Triglycerides, the chemical form of fat found in foods and in your body, are not something you want in excess amounts. Intense research over the past 40 years has confirmed that elevated blood levels of triglycerides, known as hypertriglyceridemia, puts you at an increased risk of heart disease.

New Evidence That HFCS Contributes to Development of Diabetes

Recent research, reported at the 2007 national meeting of the American Chemical Society, found new evidence that soft drinks sweetened with HFCS may contribute to the development of diabetes because it contains high levels of reactive compounds that have been shown by others to trigger cell and tissue damage that cause diabetes.

Chemical tests among 11 different carbonated soft drinks containing HFCS were found to have ‘astonishingly high’ levels of reactive carbonyls. Reactive carbonyls are undesirable and highly-reactive compounds associated with “unbound” fructose and glucose molecules, and are believed to cause tissue damage.

By contrast, reactive carbonyls are not present in table sugar because its fructose and glucose components are “bound” and chemically stable.

Reactive carbonyls are elevated in the blood of individuals with diabetes and are linked to the health complications of diabetes. Based on the study data, the researchers estimate that a single can of soda contains about five times the concentration of reactive carbonyls than the concentration found in the blood of an adult person with diabetes.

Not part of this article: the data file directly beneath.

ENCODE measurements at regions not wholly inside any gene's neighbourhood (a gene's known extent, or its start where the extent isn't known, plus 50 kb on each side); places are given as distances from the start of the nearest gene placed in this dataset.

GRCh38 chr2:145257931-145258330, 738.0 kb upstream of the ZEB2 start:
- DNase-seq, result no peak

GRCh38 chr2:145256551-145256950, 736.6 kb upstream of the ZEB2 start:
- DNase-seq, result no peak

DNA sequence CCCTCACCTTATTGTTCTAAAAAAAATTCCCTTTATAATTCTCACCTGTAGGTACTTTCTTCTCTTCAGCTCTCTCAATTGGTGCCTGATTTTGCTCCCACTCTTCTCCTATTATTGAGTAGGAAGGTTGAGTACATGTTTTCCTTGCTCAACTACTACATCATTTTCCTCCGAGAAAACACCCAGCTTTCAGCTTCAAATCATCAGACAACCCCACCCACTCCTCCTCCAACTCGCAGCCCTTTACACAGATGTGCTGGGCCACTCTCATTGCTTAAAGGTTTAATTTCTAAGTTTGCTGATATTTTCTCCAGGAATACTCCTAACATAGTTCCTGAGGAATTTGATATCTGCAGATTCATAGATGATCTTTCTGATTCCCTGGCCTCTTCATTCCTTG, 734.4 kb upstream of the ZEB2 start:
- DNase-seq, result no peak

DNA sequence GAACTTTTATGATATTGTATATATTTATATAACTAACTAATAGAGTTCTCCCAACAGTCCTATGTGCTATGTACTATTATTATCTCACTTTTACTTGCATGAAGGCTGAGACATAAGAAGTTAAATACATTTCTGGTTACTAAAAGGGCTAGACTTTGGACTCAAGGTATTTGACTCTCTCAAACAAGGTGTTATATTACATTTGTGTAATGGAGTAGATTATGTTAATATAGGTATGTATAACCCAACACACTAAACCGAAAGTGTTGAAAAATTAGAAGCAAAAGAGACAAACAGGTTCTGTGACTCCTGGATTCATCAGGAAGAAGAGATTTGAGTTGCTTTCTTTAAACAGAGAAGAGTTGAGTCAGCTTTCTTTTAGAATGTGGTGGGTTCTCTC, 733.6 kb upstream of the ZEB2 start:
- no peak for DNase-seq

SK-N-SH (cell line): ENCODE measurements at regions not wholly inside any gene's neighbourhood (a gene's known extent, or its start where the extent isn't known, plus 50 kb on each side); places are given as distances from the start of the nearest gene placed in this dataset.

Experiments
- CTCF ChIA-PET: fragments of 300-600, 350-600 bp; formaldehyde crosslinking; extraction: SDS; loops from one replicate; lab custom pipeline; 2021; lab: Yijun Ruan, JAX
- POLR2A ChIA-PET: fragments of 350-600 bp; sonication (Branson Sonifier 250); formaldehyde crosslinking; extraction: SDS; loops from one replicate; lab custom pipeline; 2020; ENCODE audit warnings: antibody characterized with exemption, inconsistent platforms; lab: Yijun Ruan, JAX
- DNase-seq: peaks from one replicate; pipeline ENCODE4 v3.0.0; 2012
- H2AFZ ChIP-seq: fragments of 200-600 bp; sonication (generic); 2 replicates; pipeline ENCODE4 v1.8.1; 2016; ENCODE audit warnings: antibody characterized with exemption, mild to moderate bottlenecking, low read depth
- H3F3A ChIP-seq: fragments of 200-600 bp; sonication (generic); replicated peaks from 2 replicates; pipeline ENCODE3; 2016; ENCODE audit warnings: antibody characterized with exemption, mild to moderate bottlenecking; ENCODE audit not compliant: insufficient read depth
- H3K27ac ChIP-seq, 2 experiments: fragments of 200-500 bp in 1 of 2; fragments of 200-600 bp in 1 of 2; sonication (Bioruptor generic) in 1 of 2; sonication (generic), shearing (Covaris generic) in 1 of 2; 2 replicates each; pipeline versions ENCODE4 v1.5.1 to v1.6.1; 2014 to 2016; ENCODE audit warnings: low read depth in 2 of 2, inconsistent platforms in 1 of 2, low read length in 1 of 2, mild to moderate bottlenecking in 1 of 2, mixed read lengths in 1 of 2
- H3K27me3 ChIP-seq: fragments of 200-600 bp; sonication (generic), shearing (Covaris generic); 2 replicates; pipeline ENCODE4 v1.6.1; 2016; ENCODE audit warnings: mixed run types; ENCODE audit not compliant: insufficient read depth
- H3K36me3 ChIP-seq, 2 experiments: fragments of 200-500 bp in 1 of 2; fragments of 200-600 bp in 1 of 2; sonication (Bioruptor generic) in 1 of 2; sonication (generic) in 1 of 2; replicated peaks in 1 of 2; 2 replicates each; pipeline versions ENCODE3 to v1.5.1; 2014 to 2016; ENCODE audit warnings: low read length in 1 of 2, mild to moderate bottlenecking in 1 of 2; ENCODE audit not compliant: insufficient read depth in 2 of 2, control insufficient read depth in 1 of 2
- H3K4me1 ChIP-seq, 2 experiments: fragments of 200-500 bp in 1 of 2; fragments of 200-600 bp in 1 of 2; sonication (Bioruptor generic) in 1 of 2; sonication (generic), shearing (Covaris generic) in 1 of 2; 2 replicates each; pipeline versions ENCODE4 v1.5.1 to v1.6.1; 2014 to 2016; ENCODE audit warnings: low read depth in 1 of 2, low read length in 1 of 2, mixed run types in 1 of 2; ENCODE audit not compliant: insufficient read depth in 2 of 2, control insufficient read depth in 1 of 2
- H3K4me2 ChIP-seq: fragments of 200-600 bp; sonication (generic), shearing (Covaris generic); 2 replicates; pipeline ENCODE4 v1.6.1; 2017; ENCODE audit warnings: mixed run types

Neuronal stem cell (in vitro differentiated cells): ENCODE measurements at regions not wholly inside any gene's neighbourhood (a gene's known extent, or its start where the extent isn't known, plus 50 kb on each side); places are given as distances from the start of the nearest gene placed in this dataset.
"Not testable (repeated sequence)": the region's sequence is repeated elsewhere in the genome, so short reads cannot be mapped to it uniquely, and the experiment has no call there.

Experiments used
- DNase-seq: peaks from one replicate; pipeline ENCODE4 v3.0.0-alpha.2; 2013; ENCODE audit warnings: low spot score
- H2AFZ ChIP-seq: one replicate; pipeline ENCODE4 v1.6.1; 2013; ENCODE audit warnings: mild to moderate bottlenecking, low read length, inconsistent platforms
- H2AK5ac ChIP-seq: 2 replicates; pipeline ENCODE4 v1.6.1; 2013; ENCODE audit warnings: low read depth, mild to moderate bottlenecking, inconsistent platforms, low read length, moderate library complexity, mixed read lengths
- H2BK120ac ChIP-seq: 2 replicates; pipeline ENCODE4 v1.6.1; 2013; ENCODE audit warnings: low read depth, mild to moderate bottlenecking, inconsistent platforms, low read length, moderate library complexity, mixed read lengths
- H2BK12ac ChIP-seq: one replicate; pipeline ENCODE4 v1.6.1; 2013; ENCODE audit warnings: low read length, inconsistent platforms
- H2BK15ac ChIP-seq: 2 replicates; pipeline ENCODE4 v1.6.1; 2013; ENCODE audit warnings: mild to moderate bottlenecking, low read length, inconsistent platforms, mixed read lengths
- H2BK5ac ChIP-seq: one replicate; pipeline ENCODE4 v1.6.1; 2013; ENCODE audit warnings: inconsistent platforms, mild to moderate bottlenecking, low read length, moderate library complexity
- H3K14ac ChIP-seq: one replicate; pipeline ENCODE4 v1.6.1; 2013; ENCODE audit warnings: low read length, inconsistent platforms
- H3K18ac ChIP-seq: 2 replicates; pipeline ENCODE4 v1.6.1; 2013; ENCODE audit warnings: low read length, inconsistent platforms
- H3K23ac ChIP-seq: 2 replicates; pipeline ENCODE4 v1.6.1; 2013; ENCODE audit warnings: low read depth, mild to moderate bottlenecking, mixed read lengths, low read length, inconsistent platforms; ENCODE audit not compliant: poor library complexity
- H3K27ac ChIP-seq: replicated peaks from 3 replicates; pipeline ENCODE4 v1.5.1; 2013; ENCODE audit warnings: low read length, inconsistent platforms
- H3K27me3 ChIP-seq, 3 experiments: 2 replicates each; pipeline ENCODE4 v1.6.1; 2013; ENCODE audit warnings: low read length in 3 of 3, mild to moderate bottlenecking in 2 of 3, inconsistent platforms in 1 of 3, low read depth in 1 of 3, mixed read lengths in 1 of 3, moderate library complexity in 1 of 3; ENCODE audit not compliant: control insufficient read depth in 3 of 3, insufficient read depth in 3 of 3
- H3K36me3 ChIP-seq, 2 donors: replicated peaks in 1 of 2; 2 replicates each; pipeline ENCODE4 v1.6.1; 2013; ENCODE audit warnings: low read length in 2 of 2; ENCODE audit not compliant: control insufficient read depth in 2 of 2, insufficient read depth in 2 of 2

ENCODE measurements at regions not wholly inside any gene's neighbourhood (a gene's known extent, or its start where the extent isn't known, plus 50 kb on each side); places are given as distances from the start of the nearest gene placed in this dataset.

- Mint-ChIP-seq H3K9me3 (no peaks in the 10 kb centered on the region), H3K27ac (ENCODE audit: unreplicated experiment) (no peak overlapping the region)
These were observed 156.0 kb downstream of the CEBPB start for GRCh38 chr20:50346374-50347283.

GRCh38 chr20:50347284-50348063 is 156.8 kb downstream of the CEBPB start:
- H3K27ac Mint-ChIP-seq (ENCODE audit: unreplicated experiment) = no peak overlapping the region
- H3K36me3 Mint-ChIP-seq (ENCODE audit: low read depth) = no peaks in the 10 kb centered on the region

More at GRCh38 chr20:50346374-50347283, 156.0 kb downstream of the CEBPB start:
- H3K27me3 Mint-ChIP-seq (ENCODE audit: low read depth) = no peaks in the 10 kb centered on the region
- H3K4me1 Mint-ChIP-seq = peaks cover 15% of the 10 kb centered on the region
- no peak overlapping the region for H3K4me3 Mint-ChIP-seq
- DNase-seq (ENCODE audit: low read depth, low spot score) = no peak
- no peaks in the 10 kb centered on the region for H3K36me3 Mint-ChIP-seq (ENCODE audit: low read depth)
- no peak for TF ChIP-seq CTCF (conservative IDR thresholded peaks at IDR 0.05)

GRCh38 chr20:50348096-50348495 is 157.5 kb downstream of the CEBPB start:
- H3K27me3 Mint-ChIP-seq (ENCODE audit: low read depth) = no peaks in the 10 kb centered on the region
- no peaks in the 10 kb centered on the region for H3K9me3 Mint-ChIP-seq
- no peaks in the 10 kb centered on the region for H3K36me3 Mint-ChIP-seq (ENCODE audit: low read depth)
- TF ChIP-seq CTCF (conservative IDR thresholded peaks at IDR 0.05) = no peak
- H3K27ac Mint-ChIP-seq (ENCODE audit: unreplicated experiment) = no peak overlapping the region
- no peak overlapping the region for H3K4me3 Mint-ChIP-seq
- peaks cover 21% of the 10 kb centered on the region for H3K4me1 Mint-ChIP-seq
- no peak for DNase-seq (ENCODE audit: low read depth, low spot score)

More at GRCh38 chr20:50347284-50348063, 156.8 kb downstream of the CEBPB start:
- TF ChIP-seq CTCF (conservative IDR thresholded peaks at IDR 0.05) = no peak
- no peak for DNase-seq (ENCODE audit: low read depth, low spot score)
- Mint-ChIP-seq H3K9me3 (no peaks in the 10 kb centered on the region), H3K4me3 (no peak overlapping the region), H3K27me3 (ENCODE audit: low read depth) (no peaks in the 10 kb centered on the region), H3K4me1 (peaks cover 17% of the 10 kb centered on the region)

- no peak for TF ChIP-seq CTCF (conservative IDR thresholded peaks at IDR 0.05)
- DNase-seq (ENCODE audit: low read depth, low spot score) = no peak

Fructose Depletes Your Body of Enzymes, Vitamins or Minerals

Fructose also does not contain any enzymes, vitamins or minerals so it takes these micronutrients from your body while it assimilates itself for use.

Unbound fructose, found in large quantities in HFCS, can interfere with your heart's use of minerals such as magnesium, copper and chromium.

This does not mean you should avoid whole fruit, however, as it contains natural fructose together with the enzymes, vitamins and minerals needed for your body to assimilate the fructose. Eating small amounts of whole fruit also does not provide a tremendous amount of fructose, and is not likely to be a problem for most people unless diabetes or obesity is an issue.